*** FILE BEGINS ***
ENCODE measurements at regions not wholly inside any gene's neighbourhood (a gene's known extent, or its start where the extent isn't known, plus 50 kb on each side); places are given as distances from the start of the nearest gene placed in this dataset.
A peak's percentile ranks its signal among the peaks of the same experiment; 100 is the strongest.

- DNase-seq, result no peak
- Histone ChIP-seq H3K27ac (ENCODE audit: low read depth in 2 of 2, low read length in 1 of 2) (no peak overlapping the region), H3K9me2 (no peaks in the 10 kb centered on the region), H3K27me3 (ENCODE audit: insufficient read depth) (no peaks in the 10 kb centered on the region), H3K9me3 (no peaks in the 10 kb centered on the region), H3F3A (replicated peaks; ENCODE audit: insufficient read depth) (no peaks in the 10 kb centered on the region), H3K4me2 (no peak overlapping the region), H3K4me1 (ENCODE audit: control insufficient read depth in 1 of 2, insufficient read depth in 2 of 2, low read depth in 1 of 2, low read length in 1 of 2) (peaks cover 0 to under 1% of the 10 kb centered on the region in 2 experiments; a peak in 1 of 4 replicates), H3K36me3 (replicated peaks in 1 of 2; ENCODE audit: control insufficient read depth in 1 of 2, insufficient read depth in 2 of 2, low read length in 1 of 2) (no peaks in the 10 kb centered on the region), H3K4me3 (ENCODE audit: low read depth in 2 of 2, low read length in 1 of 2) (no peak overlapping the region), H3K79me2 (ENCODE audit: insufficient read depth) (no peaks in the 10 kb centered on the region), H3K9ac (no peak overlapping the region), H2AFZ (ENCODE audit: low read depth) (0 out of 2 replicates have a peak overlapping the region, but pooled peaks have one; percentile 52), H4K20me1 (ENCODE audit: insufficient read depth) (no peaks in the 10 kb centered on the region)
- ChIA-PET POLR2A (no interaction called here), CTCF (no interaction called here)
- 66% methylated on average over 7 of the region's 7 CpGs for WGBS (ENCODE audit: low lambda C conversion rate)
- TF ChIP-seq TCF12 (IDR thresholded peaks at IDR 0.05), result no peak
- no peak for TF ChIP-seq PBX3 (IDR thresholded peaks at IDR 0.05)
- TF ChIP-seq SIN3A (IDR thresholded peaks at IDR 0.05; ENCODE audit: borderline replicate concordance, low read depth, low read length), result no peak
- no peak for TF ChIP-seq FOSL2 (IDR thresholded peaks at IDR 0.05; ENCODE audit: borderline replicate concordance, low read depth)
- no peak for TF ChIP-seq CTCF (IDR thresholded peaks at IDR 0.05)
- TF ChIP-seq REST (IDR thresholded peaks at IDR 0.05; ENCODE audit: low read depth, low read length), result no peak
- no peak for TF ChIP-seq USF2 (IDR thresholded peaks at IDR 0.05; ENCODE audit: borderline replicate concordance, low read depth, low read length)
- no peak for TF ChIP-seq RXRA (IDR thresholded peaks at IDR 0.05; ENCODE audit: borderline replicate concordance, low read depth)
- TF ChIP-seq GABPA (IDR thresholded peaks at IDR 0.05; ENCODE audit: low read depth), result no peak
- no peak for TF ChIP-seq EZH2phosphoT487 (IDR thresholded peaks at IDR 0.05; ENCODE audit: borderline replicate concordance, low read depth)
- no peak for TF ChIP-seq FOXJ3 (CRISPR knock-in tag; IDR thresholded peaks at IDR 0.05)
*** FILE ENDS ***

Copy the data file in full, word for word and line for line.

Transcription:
ENCODE measurements at regions not wholly inside any gene's neighbourhood (a gene's known extent, or its start where the extent isn't known, plus 50 kb on each side); places are given as distances from the start of the nearest gene placed in this dataset.
A peak's percentile ranks its signal among the peaks of the same experiment; 100 is the strongest.

- DNase-seq, result no peak
- Histone ChIP-seq H3K27ac (ENCODE audit: low read depth in 2 of 2, low read length in 1 of 2) (no peak overlapping the region), H3K9me2 (no peaks in the 10 kb centered on the region), H3K27me3 (ENCODE audit: insufficient read depth) (no peaks in the 10 kb centered on the region), H3K9me3 (no peaks in the 10 kb centered on the region), H3F3A (replicated peaks; ENCODE audit: insufficient read depth) (no peaks in the 10 kb centered on the region), H3K4me2 (no peak overlapping the region), H3K4me1 (ENCODE audit: control insufficient read depth in 1 of 2, insufficient read depth in 2 of 2, low read depth in 1 of 2, low read length in 1 of 2) (peaks cover 0 to under 1% of the 10 kb centered on the region in 2 experiments; a peak in 1 of 4 replicates), H3K36me3 (replicated peaks in 1 of 2; ENCODE audit: control insufficient read depth in 1 of 2, insufficient read depth in 2 of 2, low read length in 1 of 2) (no peaks in the 10 kb centered on the region), H3K4me3 (ENCODE audit: low read depth in 2 of 2, low read length in 1 of 2) (no peak overlapping the region), H3K79me2 (ENCODE audit: insufficient read depth) (no peaks in the 10 kb centered on the region), H3K9ac (no peak overlapping the region), H2AFZ (ENCODE audit: low read depth) (0 out of 2 replicates have a peak overlapping the region, but pooled peaks have one; percentile 52), H4K20me1 (ENCODE audit: insufficient read depth) (no peaks in the 10 kb centered on the region)
- ChIA-PET POLR2A (no interaction called here), CTCF (no interaction called here)
- 66% methylated on average over 7 of the region's 7 CpGs for WGBS (ENCODE audit: low lambda C conversion rate)
- TF ChIP-seq TCF12 (IDR thresholded peaks at IDR 0.05), result no peak
- no peak for TF ChIP-seq PBX3 (IDR thresholded peaks at IDR 0.05)
- TF ChIP-seq SIN3A (IDR thresholded peaks at IDR 0.05; ENCODE audit: borderline replicate concordance, low read depth, low read length), result no peak
- no peak for TF ChIP-seq FOSL2 (IDR thresholded peaks at IDR 0.05; ENCODE audit: borderline replicate concordance, low read depth)
- no peak for TF ChIP-seq CTCF (IDR thresholded peaks at IDR 0.05)
- TF ChIP-seq REST (IDR thresholded peaks at IDR 0.05; ENCODE audit: low read depth, low read length), result no peak
- no peak for TF ChIP-seq USF2 (IDR thresholded peaks at IDR 0.05; ENCODE audit: borderline replicate concordance, low read depth, low read length)
- no peak for TF ChIP-seq RXRA (IDR thresholded peaks at IDR 0.05; ENCODE audit: borderline replicate concordance, low read depth)
- TF ChIP-seq GABPA (IDR thresholded peaks at IDR 0.05; ENCODE audit: low read depth), result no peak
- no peak for TF ChIP-seq EZH2phosphoT487 (IDR thresholded peaks at IDR 0.05; ENCODE audit: borderline replicate concordance, low read depth)
- no peak for TF ChIP-seq FOXJ3 (CRISPR knock-in tag; IDR thresholded peaks at IDR 0.05)